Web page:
A traffic camera debate is put on hold in the Senate after Republicans complain they were being muzzled. (CommonWealth)
The Senate includes money for coronavirus testing in a supplemental budget bill passed Thursday. (MassLive) The Senate also passed a bill to make it easier for homeless people to get IDs from the RMV (MassLive) and to preserve records access in a disability bill. (CommonWealth)
Fall River Mayor Paul Coogan’s administration is questioning the amount of Police Chief Albert Dupere’s payouts for unused vacation time, which could lead to amendments to the chief’s work contract. (Herald News)
President Trump said the government could quickly add to its ranks of public health specialists to deal with coronavirus outbreak in the US, but experts say that won’t be so easy. (Washington Post)
A WBUR poll indicates Elizabeth Warren is trailing Bernie Sanders in her home state. (WBUR) The Springfield Republican snubs its home state candidate and endorses former New York mayor Mike Bloomberg for president. Some Boston area business bigshots are also signing on with the billionaire businessman. (Boston Globe)
Should Democratic front-runner Bernie Sanders not win a majority of pledged delegates through the primary process, things will get messy at Democrats July convention in Milwaukee. (Boston Globe) While lots of Democratic leaders are fretting that Sanders would get clobbered in a match-up against President Trump, writer Steve Phillips makes the case that Vermont senator would actually be well-positioned to win. (New York Times)
In a meeting with the Eagle-Tribune editorial board, Bill Weld calls Trump an “existential threat to the nation.”
The number of registered voters in Massachusetts is up — and most of them are independents. (State House News)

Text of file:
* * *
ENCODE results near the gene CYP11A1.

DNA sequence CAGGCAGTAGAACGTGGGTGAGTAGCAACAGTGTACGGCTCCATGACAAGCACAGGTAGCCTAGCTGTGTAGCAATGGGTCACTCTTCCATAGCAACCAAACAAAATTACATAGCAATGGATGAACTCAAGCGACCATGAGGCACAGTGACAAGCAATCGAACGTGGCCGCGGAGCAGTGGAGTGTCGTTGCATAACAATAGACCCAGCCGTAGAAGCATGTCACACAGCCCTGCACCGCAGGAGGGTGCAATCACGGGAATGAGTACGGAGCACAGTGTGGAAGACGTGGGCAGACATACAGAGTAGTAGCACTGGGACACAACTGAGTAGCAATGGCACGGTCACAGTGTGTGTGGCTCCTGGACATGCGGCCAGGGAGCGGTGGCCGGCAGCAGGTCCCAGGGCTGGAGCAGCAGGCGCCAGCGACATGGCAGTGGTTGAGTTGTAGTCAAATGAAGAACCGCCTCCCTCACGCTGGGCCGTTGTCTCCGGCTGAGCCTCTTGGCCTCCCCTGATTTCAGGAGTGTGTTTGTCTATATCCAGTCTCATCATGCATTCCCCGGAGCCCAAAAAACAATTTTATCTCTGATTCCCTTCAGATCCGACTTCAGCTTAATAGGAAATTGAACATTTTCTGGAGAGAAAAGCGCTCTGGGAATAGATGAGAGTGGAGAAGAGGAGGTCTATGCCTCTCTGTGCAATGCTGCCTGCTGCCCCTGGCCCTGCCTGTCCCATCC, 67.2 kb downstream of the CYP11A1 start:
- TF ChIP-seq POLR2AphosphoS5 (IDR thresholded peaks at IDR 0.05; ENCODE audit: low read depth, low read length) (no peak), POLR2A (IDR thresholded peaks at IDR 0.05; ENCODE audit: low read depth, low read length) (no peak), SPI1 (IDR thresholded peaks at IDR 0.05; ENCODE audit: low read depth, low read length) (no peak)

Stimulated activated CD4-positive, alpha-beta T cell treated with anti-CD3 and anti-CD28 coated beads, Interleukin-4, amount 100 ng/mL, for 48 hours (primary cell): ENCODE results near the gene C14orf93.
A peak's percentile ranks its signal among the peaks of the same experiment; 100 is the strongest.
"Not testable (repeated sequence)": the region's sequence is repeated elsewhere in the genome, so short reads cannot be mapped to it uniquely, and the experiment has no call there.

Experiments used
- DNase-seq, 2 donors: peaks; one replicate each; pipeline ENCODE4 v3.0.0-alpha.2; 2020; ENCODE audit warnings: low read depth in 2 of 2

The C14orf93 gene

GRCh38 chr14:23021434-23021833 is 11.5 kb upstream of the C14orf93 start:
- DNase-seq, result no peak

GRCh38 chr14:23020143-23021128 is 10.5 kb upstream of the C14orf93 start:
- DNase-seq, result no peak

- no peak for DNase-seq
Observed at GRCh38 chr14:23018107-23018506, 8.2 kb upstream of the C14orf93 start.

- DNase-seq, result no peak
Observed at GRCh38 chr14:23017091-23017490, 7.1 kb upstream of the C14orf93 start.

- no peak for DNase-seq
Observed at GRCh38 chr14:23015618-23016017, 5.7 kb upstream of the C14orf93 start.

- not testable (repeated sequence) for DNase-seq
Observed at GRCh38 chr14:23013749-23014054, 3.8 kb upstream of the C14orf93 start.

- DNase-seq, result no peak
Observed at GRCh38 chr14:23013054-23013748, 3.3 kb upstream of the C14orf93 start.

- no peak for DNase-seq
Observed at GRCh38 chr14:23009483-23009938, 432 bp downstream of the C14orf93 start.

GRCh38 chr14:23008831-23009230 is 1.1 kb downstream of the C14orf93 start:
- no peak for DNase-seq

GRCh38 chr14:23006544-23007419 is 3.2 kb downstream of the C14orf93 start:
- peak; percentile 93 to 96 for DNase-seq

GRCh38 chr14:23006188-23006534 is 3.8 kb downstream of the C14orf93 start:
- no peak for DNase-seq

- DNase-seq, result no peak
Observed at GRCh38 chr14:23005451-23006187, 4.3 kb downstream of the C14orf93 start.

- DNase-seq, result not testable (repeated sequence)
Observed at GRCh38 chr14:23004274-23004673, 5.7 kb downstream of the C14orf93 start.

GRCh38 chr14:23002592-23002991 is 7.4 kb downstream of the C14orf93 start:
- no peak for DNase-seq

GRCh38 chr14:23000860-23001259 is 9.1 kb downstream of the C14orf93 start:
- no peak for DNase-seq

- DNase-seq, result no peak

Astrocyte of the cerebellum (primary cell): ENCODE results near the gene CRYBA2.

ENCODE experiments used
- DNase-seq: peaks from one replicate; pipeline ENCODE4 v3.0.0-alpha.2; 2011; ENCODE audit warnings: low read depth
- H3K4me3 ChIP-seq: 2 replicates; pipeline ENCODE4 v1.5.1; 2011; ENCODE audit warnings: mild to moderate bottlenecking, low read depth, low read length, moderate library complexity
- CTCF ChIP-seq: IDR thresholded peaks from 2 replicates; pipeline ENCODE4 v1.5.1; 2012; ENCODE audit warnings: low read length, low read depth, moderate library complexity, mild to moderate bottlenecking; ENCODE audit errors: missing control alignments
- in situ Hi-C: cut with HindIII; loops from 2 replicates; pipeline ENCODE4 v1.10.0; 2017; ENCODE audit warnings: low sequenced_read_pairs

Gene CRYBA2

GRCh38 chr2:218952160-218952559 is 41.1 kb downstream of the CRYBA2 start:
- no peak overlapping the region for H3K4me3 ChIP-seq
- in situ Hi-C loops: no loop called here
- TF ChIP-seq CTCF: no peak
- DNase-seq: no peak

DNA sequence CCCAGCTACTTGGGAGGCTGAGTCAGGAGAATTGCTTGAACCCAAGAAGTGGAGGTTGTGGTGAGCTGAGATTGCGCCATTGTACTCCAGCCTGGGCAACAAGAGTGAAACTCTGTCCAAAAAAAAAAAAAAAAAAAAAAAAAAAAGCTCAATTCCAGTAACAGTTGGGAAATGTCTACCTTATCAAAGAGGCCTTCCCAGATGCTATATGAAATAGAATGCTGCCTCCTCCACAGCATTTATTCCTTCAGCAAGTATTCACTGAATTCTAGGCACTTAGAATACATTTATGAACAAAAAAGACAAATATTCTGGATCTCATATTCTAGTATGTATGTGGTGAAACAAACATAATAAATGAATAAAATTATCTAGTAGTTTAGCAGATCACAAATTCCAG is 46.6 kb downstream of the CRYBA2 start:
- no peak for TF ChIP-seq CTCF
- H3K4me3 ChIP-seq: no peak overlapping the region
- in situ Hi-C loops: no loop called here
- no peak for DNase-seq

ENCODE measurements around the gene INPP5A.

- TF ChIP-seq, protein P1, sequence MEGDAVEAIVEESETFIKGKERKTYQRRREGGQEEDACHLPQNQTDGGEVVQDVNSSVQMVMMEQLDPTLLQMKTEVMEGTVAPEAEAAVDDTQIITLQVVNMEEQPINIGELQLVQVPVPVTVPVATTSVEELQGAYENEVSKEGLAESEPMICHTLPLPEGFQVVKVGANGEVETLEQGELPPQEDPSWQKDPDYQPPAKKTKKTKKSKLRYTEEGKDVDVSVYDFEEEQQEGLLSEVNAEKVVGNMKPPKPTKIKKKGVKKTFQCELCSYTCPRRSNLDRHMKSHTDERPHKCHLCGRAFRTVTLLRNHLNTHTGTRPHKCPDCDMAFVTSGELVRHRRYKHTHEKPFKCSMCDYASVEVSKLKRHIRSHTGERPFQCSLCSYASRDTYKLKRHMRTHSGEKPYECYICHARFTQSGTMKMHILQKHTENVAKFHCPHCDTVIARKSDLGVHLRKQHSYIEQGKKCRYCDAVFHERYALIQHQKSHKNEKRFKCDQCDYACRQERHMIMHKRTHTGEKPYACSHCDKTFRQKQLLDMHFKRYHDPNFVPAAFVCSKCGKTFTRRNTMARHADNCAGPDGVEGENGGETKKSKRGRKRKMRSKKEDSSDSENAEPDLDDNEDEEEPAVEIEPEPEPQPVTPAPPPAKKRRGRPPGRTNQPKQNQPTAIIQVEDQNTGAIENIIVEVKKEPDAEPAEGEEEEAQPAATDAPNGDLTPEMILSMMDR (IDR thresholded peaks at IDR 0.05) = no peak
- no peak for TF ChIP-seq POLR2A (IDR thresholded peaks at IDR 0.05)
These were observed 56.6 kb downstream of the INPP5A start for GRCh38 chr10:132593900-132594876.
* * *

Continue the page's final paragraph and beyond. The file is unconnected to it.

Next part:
Democratic activist Sean Mullan will run for state representative from Springfield. (MassLive)
The stock market turns bleak, and things could get worse, as the effects of the coronavirus ripple through the global economy. (Boston Globe) Colleges and universities are feeling the impact of coronavirus, from the cancelling of overseas studies to concerns about recruitment of Chinese students. (Boston Globe)
The Berkshire Innovation Center, in the works for more than a decade, makes its formal debut today. The Pittsfield facility is designed to give Berkshire County a link to the high tech economy that has boomed in other parts of the state. (Berkshire Eagle)
Minority-owned marijuana business owners are being crushed by the wait for licenses. (WGBH)
The president of the New England Aquarium ripped developer Don Chiofaro’s plans for a huge tower next to the facility at the first public meeting on the proposal. (Boston Herald)
A cyber thief steals $1.75 million from Westfield State University, money that was supposed to be paid to a state agency. (MassLive)
Members of the Dartmouth Educators Association picketed to bring attention to negotiations with school officials. Educators have been working without a contract this year. (Standard-Times)